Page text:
Ginsenosaide Rb1 (R1)- chinese medicine ingredient found to protect liver
Jan 16, 2008 - 1:48:08 PM
Many patients worldwide are going to receive major abdomen surgery or intestine transplantation every year and expect to be afflicted with liver injury afterwards. The finding of a research group headed by Professor Han Jing-Yan in China and reported in January 7, 2008 of the World Journal of Gastroenterology (volume 14, issue 1) may prove good news for them.
The study by Han Jing-Yan et al discovered Ginsenosaide Rb1 (R1) is able to prevent hepatic microcirculatory disturbance and subsequent liver injury in mice induced by intestine ischemia and reperfusion (I/R). R1 is one of the major effective ingredients of Panax notoginseng (PN), a traditional Chinese herb medicine frequently included in various compound Chinese medicines for treatment of liver injury and numerous other diseases in China and other Asian countries.
In 2005, Dr. Han was working on the effect and underlying mechanism of cardiotonic pills (CP) in cooperation with Prof. Toshifumi Hibi and Dr Yoshinori Horie in the Department of Internal Medicine, School of Medicine, Keio University, Japan. They revealed the beneficial effect of CP for improving gut I/R induced liver injury (Horie Y, Han JY, Mori S, Konishi M, Kajihara M, Kaneko T, Yamagishi Y, Kato S, Ishii H, Toshifumi Hibi. Herbal cardiotonic pills prevent gut ischemia/reperfusion-induced hepatic microvascular dysfunction in rats fed ethanol chronically. World J Gastroenterol 2005; 11(4): 511-515). However, CP is a compound Chinese medicine preparation that contains PN, and salvia miltiorrhiza and Borneol additionally. It was not clear at that time which one among the three ingredients is actually responsible for this action. The present report of Dr. Han¡¯s group shows R1, one of the major compounds of PN, protects against the gut I/R induced liver injury impressively.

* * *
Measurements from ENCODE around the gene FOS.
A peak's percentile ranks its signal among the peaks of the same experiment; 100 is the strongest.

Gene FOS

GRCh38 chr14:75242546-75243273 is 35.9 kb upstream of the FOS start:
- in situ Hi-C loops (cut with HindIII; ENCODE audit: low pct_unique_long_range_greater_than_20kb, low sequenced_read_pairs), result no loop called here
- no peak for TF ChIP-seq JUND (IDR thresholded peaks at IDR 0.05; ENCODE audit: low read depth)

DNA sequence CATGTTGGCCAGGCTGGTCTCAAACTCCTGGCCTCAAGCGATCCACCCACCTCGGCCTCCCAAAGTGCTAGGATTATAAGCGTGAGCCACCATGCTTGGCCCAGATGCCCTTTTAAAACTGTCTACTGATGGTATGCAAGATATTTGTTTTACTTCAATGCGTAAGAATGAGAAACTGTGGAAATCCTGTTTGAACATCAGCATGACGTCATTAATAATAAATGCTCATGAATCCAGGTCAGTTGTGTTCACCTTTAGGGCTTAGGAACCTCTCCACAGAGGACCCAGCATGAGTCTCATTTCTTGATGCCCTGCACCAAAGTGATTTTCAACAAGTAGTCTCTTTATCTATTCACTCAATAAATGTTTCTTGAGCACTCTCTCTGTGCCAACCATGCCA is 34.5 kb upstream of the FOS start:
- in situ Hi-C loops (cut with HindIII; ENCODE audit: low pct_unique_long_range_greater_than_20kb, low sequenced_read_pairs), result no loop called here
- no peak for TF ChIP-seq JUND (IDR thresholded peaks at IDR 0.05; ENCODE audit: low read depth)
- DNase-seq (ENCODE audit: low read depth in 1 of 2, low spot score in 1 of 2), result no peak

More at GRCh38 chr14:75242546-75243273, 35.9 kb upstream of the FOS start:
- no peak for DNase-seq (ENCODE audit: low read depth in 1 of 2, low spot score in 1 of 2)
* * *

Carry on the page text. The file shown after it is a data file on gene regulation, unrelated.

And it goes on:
In this study, the animal model is established by ligation of the superior mesenteric artery (SMA) in C57/BL mice for 15 min followed by 30 min reperfusion. The researchers apply several techniques to address the issue concerned. First, they take advantage of an inverted intravital microscope assisted by a 3CCD color camera and high speed video camera and laser confocal microscope. This enables a dynamic examination of the hepatic microcirculatory parameters under investigation in mouse subjected to gut I/R and observes the gut I/R imposed impairment in vascular diameter, red blood cell velocity, sinusoid perfusion and leukocyte rolling and adhesion is obviously alleviated or completely abolished by pretreatment with R1.
Secondly, immunofluorescent staining is used to examine the endothelial adhesion molecules E-selectin and ICAM-1. Finally, blood is collected for detecting the expression of adhesion molecules in leukocyte and the activity of hepatic enzymes, including LDH, ALT, and AST, and the concentration of pro-inflammatory mediators such as TNF-¦Á, IL-6 and monocyte chemotactic protein-1 (MCP-1). After careful evaluation, the researchers concluded R1 prevents I/R-induced hepatic microcirculation disturbance and hepatocyte injury by inhibition of leukocyte rolling and adhesion, through depressing the expression of E-selectin in endothelium and CD18 in neutrophils. This result is of significance not only for better understanding the mechanism of the effect of PN and PN containing preparations, but also for R1 to be used to prevent liver injury originated from gut I/R.
All rights reserved by RxPG Medical Solutions Private Limited ( www.rxpgnews.com )